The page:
Cascade du Ray-Pic

Ardeche, Rhone-Alpes, France

Rating: 3     Difficulty: 2
Cascade du Ray-Pic

TABLE OF CONTENTS



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INTRODUCTION

The Cascade du Ray-Pic ([RAY-peek]; "Ray Peak Falls") was one of the more intriguing waterfalls we've seen. What made the roughly 60m falls interesting was that it was accompanied by prominent yet contorted basalt columns. The last time we saw waterfalls with such obviously conspicuous basalt features was in Iceland (namely Svartifoss and Litlanesfoss).

However, the Ray Peak waterfall also exhibited some geologic movement which gave rise to the bending of the basalt columns to the point that we could see the cross section of the columns to the upper left of the main waterfall. Our understanding of geology suggested that typically, basalt columns were indicative of the history of lava of a particular composition being rapidly cooled and solidified by ice (said to have occurred some 35,000 years ago according to the signs).

It was this geology that also caused the closure of the access to the base of the falls due to the rock fall danger from the overhanging basalt cliffs (most photos of the falls out in the literature were from this forbidden area). We were there when they pretty much finished a new walkway that avoided the base of the falls altogether and allowed us to see the falls from a pair of lookout platforms.

Pair of waterfalls comprising Cascade du Ray-Pic separated by cliffs of basalt as seen from the forbidden base In high flow, the main waterfall can be accompanied by a thinner (but also impressive in its own right) waterfall. It was difficult to capture both waterfalls in one photo from the base, but one of the new overlooks gave us a pretty good view of both falls together. However, in the late morning, we had to look against the sun from this vantage point. So perhaps this may suggest that early to late afternoon may be better suited for viewing the falls from the better of the two official lookouts.

From the official car park, it took us about 15 minutes to walk to the overlook platforms and about an hour and 15 minutes to do the entire excursion including all the photo taking and relaxing. The trail was fairly easy without too much elevation change except for the end when we descended towards the lookouts down some steps.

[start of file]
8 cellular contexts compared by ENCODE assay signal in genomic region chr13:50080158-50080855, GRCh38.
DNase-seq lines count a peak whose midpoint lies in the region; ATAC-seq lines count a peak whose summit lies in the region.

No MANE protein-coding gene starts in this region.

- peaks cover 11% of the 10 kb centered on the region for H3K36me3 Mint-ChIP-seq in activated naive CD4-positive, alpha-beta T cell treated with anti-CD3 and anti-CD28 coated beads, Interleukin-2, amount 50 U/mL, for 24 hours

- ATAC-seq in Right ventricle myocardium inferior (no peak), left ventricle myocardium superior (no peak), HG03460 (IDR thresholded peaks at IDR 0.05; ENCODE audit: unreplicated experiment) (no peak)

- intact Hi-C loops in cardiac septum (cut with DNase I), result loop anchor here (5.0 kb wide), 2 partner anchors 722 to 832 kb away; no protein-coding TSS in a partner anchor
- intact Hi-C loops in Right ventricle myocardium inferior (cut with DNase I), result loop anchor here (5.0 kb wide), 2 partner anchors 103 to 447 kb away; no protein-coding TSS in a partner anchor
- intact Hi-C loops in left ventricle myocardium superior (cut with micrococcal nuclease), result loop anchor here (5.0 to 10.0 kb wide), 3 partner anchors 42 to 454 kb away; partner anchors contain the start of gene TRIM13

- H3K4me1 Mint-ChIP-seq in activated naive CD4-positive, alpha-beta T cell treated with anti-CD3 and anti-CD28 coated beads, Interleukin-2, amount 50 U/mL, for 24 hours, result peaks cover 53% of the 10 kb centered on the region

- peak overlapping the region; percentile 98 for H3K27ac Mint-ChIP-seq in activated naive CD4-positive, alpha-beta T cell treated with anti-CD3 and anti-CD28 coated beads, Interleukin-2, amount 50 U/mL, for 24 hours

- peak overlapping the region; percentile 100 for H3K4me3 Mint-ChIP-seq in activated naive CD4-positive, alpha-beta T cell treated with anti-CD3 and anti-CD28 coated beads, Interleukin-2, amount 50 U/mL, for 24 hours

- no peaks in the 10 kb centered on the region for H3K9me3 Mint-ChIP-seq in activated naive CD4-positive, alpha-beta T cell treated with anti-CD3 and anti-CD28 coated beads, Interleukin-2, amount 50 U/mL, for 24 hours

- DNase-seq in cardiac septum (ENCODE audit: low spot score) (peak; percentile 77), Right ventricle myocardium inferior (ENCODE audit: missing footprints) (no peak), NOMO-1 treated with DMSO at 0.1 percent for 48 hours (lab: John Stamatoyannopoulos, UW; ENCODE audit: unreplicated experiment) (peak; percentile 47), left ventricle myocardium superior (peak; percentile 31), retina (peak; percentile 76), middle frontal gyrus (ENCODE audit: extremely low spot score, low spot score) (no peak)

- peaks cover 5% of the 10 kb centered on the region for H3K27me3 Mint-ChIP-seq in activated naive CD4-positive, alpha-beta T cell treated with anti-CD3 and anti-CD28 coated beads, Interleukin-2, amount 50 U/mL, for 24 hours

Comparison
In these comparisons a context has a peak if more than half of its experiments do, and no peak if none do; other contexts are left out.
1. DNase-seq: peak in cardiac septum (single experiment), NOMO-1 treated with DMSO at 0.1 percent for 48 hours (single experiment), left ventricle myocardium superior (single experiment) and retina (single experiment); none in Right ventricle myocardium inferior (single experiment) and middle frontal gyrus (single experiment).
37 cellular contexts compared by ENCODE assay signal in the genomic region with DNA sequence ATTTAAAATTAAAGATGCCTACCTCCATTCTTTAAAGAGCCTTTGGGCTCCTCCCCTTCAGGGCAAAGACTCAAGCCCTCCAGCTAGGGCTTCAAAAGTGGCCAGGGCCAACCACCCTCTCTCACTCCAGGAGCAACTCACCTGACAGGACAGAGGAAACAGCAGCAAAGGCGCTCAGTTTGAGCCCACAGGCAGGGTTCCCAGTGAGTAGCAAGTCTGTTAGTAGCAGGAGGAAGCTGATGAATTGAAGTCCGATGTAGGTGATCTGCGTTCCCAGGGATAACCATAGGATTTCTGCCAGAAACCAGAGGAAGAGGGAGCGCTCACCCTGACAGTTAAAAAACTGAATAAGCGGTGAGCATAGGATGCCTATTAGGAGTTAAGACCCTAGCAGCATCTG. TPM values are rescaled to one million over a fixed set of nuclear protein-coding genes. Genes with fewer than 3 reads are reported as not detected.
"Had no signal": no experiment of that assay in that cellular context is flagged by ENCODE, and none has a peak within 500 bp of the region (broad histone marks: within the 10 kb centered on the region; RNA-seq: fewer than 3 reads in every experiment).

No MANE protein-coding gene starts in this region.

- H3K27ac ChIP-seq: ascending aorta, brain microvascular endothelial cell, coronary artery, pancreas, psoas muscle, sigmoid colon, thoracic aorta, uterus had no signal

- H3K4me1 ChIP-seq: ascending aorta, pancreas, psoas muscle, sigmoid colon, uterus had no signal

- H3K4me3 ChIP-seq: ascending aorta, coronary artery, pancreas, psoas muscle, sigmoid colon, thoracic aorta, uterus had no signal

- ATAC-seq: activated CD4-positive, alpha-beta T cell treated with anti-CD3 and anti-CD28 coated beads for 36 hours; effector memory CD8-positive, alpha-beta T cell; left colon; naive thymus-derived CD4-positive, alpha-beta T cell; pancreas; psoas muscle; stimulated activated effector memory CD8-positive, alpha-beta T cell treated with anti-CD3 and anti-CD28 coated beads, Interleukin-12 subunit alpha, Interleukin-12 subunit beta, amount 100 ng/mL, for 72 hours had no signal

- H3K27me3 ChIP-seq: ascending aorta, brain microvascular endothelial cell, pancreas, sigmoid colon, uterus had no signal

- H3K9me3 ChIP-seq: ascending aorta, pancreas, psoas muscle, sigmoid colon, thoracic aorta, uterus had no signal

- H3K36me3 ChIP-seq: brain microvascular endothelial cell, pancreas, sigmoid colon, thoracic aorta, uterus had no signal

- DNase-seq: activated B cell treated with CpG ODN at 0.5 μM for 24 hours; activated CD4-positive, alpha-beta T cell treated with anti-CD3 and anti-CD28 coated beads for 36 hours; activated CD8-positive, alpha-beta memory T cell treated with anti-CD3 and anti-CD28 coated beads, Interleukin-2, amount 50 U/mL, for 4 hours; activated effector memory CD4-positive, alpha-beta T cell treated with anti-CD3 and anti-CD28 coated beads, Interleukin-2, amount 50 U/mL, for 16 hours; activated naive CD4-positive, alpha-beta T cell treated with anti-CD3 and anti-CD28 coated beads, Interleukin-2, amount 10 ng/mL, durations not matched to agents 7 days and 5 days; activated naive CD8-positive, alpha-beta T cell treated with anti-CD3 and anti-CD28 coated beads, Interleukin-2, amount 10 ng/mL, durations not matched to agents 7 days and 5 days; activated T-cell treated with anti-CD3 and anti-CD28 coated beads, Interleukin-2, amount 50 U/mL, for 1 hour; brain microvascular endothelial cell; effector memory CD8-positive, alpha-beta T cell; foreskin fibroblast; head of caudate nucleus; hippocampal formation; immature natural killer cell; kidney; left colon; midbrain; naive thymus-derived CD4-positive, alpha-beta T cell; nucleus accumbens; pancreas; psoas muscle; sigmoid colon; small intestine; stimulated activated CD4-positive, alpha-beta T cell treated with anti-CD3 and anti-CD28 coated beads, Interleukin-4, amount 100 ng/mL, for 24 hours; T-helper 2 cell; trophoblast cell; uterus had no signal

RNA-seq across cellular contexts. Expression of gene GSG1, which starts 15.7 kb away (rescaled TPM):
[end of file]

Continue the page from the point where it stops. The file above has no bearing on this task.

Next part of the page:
Although this is not recommended and only if you're willing to take risks while disobeying the signs, it is possible to hop the railing and continue on an old, steep trail towards the base of both falls. However if you do this, you need to be fully aware of the rock fall risks and understand why the authorities chose to close this means of access in the first place. In other words, your safety and your choices are solely your responsibility. That said, we did take some photos and videos from the base, which you can see further down this page.

One last thing worth mentioning is that we apparently stumbled onto a different trail leading to Cascade du Ray-Pic when we were driving away from here towards the natural bridge known as Pont d'Arc. This alternate trailhead (though I suspect it only led to the car park and didn't provide a truly alternate access) was near an arched road bridge and featured a small cascade near it before following the stream along a sun-drenched gorge going in the upstream direction.




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PHOTO JOURNAL

This is a look at the Cascade du Ray-Pic surrounded by twisted basalt cliffs as seen from the forbidden baseThis is a look at the Cascade du Ray-Pic surrounded by twisted basalt cliffs as seen from the forbidden base
This natural bridge is the Pont d'Arc (also part of the Ardeche Department) and it was about 90 minutes from Cascade du Ray-Pic, but we visited both attractions as part of a long day trip from LyonThis natural bridge is the Pont d'Arc (also part of the Ardeche Department) and it was about 90 minutes from Cascade du Ray-Pic, but we visited both attractions as part of a long day trip from Lyon